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Mila Kunis gets lucky and two Stephen King adaptations: This week's best and biggest on Netflix

Check out Jordan Parker's 'The week's best and biggest on Netflix' every Friday on CityNews Halifax
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Check out Jordan Parker's 'The week's best and biggest on Netflix' every Friday on CityNews Halifax.

1408

It’s definitely campy, but one doesn’t get much better co-leads for a horror film than they do here.

1408 – based on a Stephen King novella – follows a writer who focuses on debunking paranormal activity. He checks into the Dolphin Hotel’s room 1408, believed to be haunted.

Soon after his arrival, he begins to believe that the ghouls and goblins associated with the room are, in fact, real.

Samuel L. Jackson and John Cusack make an interesting pair here, and are joined by stars Mary McCormack, Tony Shalhoub, and Isiah Whitlock Jr. for a great thriller just in time for spooky season,

Director Mikael Håfström makes a tense – and even funny – film that will keep you on the edge of your seat.

4/5 Stars

Mr. Harrigan’s Phone

Another take on a Stephen King tale, Mr. Harrigan’s Phone turned out to be nothing like I expected, but in a good way.

Ryan Murphy, the famed horror company Blumhouse, and King come together for this intense little tale.

Craig – a well-to-do but poor young man – grows up reading to the rich Mr. Harrigan for a small stipend a week. The boy knows his mentor has done terrible things to gain his fortune, but finds him interestingly nonetheless.

The two form an unbreakable bond, up until Harrigan’s death. Craig leaves the man’s phone with the buried Harrigan at the cemetery, and leaves voicemails when he’s lonely.

One day, though, he’s surprised to wake up to a text from the phone, and begins to unravel a shocking mystery.

It’s a movie I enjoyed, starring future star Jaeden Martell and the always-welcome Donald Sutherland.

Director John Lee Hancock – of The Little Things and The Blind Side fame – creates an enjoyable, if imperfect, little adaptation.

3.5/5 Stars

Se7en

As far as serial killer movies go, it doesn’t get more entertaining or inventive than Se7en, a classic in every sense of the term.

It follows detectives Somerset and Mills, one a rookie and one a retiring vet, who are paired to hunt down a serial killer whose victims echo the seven deadly sins.

As they chase down a violent, ruthless killer, their own personal demons threaten to bring them down as well.

Brad Pitt and Morgan Freeman are absolutely fabulous here, in career-defining work. Directed and written by a young David Fincher, it’s a movie that’s truly unforgettable.

Gwyneth Paltrow shores up the cast, along with one more star I won’t mention – I refuse to spoil things.

If you haven’t seen it, it’s one of the best films of all time. If you have, it’s truly time to see this near-perfect flick again.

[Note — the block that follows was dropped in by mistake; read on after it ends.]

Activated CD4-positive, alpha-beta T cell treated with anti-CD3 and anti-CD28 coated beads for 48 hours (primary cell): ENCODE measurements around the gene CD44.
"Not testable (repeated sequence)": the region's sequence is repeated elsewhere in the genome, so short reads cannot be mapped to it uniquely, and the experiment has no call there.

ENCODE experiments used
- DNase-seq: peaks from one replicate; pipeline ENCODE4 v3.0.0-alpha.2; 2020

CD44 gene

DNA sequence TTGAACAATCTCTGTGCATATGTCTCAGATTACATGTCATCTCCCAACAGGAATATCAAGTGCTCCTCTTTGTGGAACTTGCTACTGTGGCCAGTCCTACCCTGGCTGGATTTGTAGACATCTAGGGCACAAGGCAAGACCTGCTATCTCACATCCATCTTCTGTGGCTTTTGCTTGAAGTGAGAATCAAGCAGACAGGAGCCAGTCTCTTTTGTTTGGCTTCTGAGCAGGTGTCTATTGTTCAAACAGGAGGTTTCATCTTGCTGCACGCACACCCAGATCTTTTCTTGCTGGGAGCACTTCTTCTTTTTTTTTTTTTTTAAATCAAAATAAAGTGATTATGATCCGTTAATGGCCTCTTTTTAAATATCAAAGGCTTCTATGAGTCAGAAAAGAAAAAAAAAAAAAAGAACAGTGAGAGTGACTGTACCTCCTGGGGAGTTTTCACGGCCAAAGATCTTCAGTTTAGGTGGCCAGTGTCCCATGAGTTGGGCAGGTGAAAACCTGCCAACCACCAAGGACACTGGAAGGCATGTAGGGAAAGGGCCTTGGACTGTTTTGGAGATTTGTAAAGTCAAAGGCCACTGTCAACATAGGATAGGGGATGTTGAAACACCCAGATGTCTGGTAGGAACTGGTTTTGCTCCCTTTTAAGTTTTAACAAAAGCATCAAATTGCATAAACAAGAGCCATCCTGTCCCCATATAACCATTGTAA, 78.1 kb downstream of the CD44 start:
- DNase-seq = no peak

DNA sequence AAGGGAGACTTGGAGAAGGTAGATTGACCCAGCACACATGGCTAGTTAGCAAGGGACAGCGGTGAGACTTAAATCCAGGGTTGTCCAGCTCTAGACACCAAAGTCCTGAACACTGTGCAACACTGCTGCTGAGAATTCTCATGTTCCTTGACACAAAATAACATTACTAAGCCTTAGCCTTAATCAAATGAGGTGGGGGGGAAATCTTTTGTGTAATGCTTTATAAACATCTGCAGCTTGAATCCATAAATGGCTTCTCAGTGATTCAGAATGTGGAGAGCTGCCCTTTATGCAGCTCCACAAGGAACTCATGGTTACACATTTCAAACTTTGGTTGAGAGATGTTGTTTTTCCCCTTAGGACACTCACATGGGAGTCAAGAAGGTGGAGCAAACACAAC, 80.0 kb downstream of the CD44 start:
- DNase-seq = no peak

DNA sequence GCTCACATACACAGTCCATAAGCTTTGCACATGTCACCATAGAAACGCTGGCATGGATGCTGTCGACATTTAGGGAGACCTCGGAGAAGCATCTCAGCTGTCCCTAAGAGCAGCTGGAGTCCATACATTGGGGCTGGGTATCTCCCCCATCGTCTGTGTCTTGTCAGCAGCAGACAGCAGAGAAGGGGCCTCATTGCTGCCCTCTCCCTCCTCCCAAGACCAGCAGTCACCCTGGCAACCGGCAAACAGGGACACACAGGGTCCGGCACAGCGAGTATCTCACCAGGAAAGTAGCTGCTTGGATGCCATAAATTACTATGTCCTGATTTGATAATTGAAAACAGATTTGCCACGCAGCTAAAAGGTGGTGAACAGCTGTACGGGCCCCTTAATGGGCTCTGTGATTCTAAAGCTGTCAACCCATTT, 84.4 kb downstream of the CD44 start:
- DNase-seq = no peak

4.5/5 Stars

The Nest

This is a movie that absolutely shocked me to my core.

I had no idea what I was going into, and what I got out of it was more than I could have imagined.

It follows entrepreneur Rory, who moved his wife Allison and family into an English country manor. But things are all but idyllic, and the surface of this perfect dream begins to crack.

Writer-director Sean Durkin has crafted a film where the less I tell you, the better an impact it has.

Leads Jude Law and Carrie Coon deliver performances that elevate the whole endeavour, and it’s an independent film that really just hits you.

This is one you’ll just simply need to see and admire as soon as possible.

4/5 Stars

Luckiest Girl Alive

I don’t normally do this, but though I didn’t love Netfix’s Luckiest Girl Alive, it truly needs to be seen for Mila Kunis alone.

Based on the massive hit novel, it follows Ani, whose carefully curated image and life are something every girl could die for.

She works in publishing, is set to marry wealthy Luke, and has it all going for her.

But when secrets she shoved in the past threaten to resurface, Ani is brought to the brink.

It’s tonally all over the place and a bit difficult to watch at times, but my God, is it ever good for one reason – Mila Kunis gives the most dramatic, resonant turn of her career.

Finn Wittrock, Connie Britton, Scoot McNairy, Alex Barone and young Chiara Aurelia are all good, but the lead just really steals this one.

Overall, the film falls into good-not-great territory, but you’ll see Kunis in an entirely different light after this revelatory showing.

3/5 Stars




About the Author: Jordan Parker

Jordan Parker is a freelance journalist and runs entertainment firm Parker PR. He's been a movie nerd since he was old enough to walk.
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